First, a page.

scope

we sit on opposite sides of the waiting room

clutching our middle years

in our hands,

strangers

comparing stories of raising boys

they never seem to stop eating

do they,

from the minute they leave our bodies

so much life fills their skin.

we have given them everything that we have and more, and

perhaps because we are a hospital gown away

from being completely naked with each other,

we also speak

quietly

of the things that they might find

hiding

within our walls, and

how we hope

that they

don’t,

because we have sons to feed, and

we are hungry

to be

in their lives, and

we smile and we laugh

a little

in the shadow of the thing

that has a name

but doesn’t have ours,

yet

we hope

like all the women before us,

we walk barefoot here

in the valley, and

we all lose our shoes when we walk this road,

it doesn’t matter what your name is,

here

in this place,

we all fear the same, and

we follow the nurse to the room where they will tell us

our future

for a moment

you turn away

and i see it in your eyes.

later when i walk out of recovery

orange juice still sweet on my tongue,

i carry words in my hands

that breathe,

words that do not chase

me

yet

you are in the cubicle next to me

the borders that i have just left

behind

i never want to return to this place, and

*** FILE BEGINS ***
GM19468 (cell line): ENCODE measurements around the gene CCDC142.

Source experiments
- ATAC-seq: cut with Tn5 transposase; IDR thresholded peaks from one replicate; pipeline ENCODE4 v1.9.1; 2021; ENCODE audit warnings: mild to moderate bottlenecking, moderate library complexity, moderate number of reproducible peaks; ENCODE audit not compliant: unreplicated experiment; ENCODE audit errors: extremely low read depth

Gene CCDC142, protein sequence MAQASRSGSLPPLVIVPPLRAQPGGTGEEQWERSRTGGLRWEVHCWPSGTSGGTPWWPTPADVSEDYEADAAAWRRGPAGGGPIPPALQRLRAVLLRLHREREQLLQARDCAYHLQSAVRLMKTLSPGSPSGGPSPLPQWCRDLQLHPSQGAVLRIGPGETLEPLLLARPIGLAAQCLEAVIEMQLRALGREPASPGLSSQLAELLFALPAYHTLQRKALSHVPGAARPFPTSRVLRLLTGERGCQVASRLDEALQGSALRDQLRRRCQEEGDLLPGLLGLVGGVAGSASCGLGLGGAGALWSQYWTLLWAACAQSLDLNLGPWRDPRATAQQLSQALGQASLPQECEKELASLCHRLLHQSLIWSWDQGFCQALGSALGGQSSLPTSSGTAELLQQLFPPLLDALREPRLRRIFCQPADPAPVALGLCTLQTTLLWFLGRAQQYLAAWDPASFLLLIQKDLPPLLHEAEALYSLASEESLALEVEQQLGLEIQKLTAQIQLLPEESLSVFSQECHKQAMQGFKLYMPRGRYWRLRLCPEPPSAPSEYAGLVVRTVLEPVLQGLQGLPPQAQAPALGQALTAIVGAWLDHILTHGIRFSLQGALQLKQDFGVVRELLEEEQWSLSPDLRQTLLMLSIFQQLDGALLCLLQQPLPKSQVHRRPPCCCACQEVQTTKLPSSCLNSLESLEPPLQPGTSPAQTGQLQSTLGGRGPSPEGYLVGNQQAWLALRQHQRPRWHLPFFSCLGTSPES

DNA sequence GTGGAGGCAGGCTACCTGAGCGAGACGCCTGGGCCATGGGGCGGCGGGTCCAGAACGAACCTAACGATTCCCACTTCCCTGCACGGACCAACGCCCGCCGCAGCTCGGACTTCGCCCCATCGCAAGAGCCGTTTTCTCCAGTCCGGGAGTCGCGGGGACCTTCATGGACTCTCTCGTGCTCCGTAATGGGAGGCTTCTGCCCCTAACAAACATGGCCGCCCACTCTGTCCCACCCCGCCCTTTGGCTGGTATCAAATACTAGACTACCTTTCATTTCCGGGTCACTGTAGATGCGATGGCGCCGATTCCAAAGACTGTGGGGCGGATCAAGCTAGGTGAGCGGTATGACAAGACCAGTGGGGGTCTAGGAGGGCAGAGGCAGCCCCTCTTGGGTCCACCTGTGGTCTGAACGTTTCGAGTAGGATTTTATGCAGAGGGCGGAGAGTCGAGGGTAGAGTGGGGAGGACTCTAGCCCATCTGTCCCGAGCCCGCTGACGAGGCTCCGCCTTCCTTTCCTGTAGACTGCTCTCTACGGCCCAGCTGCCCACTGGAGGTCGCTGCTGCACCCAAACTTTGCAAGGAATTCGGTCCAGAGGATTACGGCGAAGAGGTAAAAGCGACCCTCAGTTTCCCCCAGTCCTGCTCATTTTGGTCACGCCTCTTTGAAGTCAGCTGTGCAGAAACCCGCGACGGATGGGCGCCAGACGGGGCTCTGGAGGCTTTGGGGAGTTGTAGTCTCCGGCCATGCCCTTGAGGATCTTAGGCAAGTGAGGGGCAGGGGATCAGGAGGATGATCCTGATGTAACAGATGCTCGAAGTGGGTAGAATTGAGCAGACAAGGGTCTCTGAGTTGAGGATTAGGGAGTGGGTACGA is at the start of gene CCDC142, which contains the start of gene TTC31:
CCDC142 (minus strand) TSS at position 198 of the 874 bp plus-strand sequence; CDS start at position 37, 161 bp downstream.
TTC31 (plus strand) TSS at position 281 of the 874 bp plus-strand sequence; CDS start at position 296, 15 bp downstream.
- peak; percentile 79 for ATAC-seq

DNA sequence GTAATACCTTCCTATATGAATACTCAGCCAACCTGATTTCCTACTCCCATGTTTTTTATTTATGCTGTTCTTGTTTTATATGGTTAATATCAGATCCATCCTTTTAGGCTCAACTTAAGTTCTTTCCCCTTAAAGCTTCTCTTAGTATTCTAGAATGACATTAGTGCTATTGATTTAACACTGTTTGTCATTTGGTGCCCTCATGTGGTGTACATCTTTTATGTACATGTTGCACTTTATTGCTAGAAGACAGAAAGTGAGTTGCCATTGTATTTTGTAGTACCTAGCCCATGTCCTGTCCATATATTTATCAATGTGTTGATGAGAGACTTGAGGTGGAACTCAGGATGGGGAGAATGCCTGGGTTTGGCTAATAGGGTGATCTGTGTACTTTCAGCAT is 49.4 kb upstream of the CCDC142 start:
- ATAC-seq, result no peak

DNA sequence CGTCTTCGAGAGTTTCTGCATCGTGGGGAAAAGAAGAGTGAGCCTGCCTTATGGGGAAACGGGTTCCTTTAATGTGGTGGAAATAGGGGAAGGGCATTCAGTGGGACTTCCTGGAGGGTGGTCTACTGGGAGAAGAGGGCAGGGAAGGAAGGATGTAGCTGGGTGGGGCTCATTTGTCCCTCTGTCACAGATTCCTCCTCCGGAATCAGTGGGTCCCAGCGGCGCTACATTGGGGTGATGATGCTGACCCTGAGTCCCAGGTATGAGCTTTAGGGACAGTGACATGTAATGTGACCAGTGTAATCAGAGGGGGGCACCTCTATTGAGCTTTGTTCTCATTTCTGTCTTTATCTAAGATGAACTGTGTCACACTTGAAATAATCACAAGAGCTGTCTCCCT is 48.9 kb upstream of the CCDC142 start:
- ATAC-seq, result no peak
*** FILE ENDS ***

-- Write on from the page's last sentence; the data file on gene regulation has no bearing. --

i see you

curled up

into the shape of a foetus,

asleep

under the weight of the extra peace they pumped into your veins,

statistics say that it had to be one of us

the odds took more from you

than from me, and

i hope that you find the courage to chase away the

dogs of fear.

— scope.

© Liezel Graham 2019.

recently i had my ‘future’ told by a medical team.

i was the fortunate one who walked out with hope in my hands.

xx

Photograph by Leo Cardelli.

my words are always making poems.

the poet fears the loss of words to rearrange on paper, and

there are many places in the heart that a drought can happen, but

last night i told my son a story before sleep claimed him from me,

and he laughed,

and laughed.

his mouth a happy moon in a dark night, and

this morning my words carried the sun on their shoulders as they left my mouth to call him back, and

he heard, and smiled in his sleep.

that is how far they can travel when they do not need my

permission.

the poet fears the loss of words that will obey her on paper, but

see how many quiet ones slip out when she is not looking, but

they will not be shaped into poems where they do not want to live.

no.

some words are made to fall all over sleep-soft skin.

they are made entirely of love.

— my words are always making poems.

© Liezel Graham 2019.

Photograph by Magda Ehlers.

let me hold your hand a little bit longer.

at the end of a long walk

we come upon a split

in the path.

i know these woods like i know the contours of my son’s face.

i should not be afraid to let

him run ahead,

i know this.

but he shares my brother’s name, and i cannot see beyond the trees today.

i have lost so many things;

misplaced so much,

that my hand will not let go of his.

not yet.

— let me hold your hand a little bit longer.

© Liezel Graham 2019.

I wrote this poem after a walk in one of our favourite woods this morning.

Today, is nine days without my brother and this afternoon, in a phone call back home, I listened to my Mom’s heartache at trying to find her way around a new normal without her son.

Learning to let go is a hard thing.

x

Photograph by Lisa Fotios.

let me show you how to let your heart walk out of your mouth.

he tells me how men are made.

first, by breaking everything gentle that ever had a chance to grow towards the light.

as if a man was never grown below a woman’s heart.